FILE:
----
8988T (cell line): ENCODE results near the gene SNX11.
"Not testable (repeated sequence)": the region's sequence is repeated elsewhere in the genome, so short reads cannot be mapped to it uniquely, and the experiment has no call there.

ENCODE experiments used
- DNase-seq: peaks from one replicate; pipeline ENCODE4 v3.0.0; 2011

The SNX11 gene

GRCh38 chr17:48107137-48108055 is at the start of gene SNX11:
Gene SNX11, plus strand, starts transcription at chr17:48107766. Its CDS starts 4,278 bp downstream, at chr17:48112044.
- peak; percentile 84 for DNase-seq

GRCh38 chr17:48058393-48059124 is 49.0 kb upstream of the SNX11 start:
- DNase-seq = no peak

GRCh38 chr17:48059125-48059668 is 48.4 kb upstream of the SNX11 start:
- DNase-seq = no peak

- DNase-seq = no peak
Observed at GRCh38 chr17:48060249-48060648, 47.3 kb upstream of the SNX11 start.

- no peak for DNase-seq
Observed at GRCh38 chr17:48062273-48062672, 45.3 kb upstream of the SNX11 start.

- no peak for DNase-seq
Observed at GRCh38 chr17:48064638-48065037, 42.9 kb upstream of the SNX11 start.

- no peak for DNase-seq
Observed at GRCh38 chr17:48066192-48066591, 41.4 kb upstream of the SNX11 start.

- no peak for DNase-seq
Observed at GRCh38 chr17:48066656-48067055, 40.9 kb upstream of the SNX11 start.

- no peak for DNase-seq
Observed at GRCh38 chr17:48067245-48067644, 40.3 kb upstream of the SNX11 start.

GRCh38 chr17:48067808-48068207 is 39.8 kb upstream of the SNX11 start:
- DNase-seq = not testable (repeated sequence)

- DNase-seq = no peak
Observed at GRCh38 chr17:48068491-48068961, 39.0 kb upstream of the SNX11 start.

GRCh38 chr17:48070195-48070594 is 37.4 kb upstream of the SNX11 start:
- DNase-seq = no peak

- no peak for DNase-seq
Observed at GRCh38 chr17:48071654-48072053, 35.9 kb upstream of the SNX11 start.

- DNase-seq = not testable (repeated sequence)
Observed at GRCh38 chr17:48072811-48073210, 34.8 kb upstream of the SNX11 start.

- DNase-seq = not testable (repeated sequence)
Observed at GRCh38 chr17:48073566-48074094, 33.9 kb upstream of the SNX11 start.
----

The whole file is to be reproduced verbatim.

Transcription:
8988T (cell line): ENCODE results near the gene SNX11.
"Not testable (repeated sequence)": the region's sequence is repeated elsewhere in the genome, so short reads cannot be mapped to it uniquely, and the experiment has no call there.

ENCODE experiments used
- DNase-seq: peaks from one replicate; pipeline ENCODE4 v3.0.0; 2011

The SNX11 gene

GRCh38 chr17:48107137-48108055 is at the start of gene SNX11:
Gene SNX11, plus strand, starts transcription at chr17:48107766. Its CDS starts 4,278 bp downstream, at chr17:48112044.
- peak; percentile 84 for DNase-seq

GRCh38 chr17:48058393-48059124 is 49.0 kb upstream of the SNX11 start:
- DNase-seq = no peak

GRCh38 chr17:48059125-48059668 is 48.4 kb upstream of the SNX11 start:
- DNase-seq = no peak

- DNase-seq = no peak
Observed at GRCh38 chr17:48060249-48060648, 47.3 kb upstream of the SNX11 start.

- no peak for DNase-seq
Observed at GRCh38 chr17:48062273-48062672, 45.3 kb upstream of the SNX11 start.

- no peak for DNase-seq
Observed at GRCh38 chr17:48064638-48065037, 42.9 kb upstream of the SNX11 start.

- no peak for DNase-seq
Observed at GRCh38 chr17:48066192-48066591, 41.4 kb upstream of the SNX11 start.

- no peak for DNase-seq
Observed at GRCh38 chr17:48066656-48067055, 40.9 kb upstream of the SNX11 start.

- no peak for DNase-seq
Observed at GRCh38 chr17:48067245-48067644, 40.3 kb upstream of the SNX11 start.

GRCh38 chr17:48067808-48068207 is 39.8 kb upstream of the SNX11 start:
- DNase-seq = not testable (repeated sequence)

- DNase-seq = no peak
Observed at GRCh38 chr17:48068491-48068961, 39.0 kb upstream of the SNX11 start.

GRCh38 chr17:48070195-48070594 is 37.4 kb upstream of the SNX11 start:
- DNase-seq = no peak

- no peak for DNase-seq
Observed at GRCh38 chr17:48071654-48072053, 35.9 kb upstream of the SNX11 start.

- DNase-seq = not testable (repeated sequence)
Observed at GRCh38 chr17:48072811-48073210, 34.8 kb upstream of the SNX11 start.

- DNase-seq = not testable (repeated sequence)
Observed at GRCh38 chr17:48073566-48074094, 33.9 kb upstream of the SNX11 start.